Posts Tagged ‘commoncraft’

twitterthumbnailTwitter has been around now for over 2 years, and for a long time I couldn’t really see the point of twitter – it seemed like quite the time waster to me!  Especially if you view the CommonCraft video about twitter uses – all the day-to-day things people don’t otherwise tell you about, like “I’m cutting the lawn” or “I just drank a delicious cup of coffee”.  Frankly I don’t care, nor do I want to, or have the time to follow trivial updates from all my friends or contacts about daily habits.

Backing up a bit… for those not in the know, twitter is a micro-blogging service that allows people to send 140 character max text-only messages to a blog-like site (each participant has their own twitter feed page).  The novelty is that you can send messages from multiple channels, including the web (either through twitter’s own interface or through other platforms such as facebook), mobile phones, instant messaging, and even using a regular phone with Twitterfone.

As a business tool there are some potential uses.  If you can tap into the right sources, you could get up to the minute news about different stories developing around the city.  Reporters out in the field a lot could use twitter to stay connected as a team.

I think the team/group connectivity is one of the most powerful features and potential business collaboration features of twitter.  Whereas Instant Messaging enables people to exchange live chat between two people (you can also setup IM chat rooms), twitter is a kind of group instant messaging tool.  You could carry on a conversation as a team in near real time, with the added bonus of an archive of the discussions.  It’s also easy to tap into a wealth of knowledge around the world – if you can find it.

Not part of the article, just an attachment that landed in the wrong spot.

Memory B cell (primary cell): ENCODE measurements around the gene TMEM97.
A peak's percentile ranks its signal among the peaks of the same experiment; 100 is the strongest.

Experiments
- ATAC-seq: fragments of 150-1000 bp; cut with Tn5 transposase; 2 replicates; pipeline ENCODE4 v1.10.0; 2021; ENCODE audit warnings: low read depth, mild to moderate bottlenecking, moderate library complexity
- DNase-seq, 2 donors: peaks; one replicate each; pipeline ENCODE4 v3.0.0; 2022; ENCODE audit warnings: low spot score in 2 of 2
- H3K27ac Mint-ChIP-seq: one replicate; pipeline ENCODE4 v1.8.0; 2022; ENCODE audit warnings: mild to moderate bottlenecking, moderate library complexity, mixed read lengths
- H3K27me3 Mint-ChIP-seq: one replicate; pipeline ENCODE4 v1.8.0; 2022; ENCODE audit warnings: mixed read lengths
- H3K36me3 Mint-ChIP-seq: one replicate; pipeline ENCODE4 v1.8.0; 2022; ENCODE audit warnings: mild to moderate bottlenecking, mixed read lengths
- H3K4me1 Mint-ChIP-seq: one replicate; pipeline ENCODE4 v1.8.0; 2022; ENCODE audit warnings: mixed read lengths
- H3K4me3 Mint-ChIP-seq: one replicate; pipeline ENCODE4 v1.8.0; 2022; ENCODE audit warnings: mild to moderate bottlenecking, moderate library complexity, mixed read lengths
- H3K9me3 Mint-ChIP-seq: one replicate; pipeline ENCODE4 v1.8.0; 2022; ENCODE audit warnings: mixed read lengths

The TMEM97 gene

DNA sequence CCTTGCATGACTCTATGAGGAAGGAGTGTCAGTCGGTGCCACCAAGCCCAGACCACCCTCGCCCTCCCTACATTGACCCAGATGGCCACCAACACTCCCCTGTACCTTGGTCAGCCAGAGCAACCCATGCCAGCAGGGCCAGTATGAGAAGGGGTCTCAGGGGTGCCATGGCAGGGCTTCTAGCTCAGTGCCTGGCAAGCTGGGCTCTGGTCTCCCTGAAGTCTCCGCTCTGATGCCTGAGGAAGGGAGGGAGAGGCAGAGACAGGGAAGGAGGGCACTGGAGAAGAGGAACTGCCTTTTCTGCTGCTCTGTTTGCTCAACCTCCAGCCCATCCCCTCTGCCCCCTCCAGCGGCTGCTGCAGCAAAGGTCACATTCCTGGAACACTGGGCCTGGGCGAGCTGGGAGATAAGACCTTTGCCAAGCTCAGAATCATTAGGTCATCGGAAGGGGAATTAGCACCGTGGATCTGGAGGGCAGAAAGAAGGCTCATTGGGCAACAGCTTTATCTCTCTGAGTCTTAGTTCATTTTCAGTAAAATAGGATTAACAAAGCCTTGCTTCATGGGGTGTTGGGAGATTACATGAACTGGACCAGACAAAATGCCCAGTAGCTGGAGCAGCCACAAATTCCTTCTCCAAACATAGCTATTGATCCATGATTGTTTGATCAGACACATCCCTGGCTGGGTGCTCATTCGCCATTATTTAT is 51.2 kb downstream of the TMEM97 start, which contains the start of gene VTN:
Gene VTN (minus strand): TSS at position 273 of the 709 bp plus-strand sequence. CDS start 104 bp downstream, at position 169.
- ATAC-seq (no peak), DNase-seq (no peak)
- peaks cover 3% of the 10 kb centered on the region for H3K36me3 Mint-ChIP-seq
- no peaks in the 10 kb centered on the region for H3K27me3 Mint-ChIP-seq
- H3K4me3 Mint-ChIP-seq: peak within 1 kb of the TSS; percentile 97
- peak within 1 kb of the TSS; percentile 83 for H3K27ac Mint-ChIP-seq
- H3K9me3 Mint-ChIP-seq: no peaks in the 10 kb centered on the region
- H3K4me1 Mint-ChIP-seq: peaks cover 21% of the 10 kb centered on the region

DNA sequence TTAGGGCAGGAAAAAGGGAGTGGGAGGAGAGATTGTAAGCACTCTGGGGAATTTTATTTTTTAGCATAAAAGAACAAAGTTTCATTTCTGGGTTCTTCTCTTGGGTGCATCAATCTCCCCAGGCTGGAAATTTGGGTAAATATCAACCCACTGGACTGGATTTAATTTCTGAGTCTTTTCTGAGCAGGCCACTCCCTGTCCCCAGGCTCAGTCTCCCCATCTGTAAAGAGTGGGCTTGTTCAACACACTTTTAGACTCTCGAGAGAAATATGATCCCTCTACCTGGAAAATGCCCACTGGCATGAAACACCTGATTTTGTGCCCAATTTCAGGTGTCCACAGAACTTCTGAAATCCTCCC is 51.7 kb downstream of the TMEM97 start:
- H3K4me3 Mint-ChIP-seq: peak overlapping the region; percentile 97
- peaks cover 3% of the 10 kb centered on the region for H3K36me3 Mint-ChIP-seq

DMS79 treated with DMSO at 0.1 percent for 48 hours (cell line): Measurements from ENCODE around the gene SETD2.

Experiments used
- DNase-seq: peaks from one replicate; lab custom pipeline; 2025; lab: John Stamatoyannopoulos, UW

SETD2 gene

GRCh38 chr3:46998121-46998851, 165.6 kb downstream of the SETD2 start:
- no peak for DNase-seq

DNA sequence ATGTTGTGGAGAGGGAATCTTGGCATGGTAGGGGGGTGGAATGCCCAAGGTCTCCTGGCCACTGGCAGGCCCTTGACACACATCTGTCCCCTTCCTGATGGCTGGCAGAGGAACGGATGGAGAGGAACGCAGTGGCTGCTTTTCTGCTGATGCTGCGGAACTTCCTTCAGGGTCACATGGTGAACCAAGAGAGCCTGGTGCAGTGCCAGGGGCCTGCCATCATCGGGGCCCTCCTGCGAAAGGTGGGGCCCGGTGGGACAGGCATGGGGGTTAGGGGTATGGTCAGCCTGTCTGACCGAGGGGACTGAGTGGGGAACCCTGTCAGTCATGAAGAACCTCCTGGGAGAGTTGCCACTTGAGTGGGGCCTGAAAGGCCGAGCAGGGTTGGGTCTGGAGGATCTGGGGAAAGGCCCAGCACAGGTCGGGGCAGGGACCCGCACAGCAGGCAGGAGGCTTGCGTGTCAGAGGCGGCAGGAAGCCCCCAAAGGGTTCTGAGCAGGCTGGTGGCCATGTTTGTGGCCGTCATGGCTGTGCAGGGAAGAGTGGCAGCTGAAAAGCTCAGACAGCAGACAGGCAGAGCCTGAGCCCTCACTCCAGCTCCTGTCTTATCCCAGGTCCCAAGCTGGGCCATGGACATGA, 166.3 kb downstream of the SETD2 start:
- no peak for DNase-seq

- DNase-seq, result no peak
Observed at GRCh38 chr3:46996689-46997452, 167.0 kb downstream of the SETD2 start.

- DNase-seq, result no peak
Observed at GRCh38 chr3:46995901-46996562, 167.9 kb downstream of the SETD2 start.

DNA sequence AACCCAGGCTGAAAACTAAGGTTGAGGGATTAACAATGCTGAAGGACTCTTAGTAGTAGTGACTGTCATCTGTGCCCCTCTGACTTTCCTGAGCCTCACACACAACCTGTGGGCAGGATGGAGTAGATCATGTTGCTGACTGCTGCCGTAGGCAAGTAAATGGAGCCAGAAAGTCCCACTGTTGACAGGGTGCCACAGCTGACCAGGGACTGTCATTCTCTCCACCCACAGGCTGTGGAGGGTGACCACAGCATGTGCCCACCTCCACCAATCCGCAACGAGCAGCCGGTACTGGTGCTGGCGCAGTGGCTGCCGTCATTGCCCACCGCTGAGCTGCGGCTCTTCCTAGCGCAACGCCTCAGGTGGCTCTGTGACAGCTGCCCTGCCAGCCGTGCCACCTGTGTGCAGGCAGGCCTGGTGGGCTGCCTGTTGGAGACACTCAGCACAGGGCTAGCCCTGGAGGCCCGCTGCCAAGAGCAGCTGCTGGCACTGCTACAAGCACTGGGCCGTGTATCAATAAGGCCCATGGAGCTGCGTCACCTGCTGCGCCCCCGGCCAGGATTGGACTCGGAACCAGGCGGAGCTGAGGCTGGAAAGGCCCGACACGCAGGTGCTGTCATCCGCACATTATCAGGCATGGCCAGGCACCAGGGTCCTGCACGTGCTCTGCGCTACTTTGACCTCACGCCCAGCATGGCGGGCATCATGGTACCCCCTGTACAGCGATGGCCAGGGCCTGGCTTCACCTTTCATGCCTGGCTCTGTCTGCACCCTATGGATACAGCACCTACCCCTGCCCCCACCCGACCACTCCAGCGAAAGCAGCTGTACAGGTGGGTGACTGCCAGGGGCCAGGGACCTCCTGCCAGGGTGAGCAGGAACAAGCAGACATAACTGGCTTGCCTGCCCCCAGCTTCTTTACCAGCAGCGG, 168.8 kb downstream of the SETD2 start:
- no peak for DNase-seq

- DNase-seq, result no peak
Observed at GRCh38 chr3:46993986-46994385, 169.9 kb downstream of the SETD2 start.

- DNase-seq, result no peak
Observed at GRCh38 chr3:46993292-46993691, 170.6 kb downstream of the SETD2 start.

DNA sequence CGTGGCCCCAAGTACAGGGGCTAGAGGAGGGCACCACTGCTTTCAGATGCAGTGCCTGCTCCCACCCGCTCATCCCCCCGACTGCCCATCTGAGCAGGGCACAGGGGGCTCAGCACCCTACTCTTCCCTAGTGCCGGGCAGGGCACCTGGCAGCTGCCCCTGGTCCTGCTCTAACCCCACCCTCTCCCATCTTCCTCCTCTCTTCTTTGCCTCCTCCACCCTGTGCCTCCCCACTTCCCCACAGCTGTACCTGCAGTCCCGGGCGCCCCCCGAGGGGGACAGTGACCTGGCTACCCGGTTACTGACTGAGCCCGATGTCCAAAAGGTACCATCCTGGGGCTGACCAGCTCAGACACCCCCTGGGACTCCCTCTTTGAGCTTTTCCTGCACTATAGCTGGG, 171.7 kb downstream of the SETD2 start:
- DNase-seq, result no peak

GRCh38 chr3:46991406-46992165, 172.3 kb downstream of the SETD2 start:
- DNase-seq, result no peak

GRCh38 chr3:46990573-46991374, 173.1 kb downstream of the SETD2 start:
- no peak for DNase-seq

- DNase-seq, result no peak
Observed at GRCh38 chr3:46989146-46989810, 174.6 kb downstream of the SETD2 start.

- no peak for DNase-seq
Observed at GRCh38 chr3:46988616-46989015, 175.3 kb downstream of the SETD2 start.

I was introduced to the value of Twitter at the ALI Social Media for Government conference about 2 months ago.  There was a discussion going on during each presentation on twitter – both with live audience members, and other remote participants asking questions and giving feedback.  While distracting at times, I thought that many of the comments and discussion was very useful.  Since then I’ve selected a few twitter feeds (not too many) to follow on a daily basis – usually checking in a couple of times a day.  If I follow somone and they constanly spew out useless information I remove them.

There has certainly been some great nuggets of information I’ve come across through twitter.  A couple of my favourites to follow include Jeremiah Owyang and Colin McKay.

I’d really like to hear what ideas you have for using twitter, or micro-blogging for professional use; and any good feeds to follow for social media.

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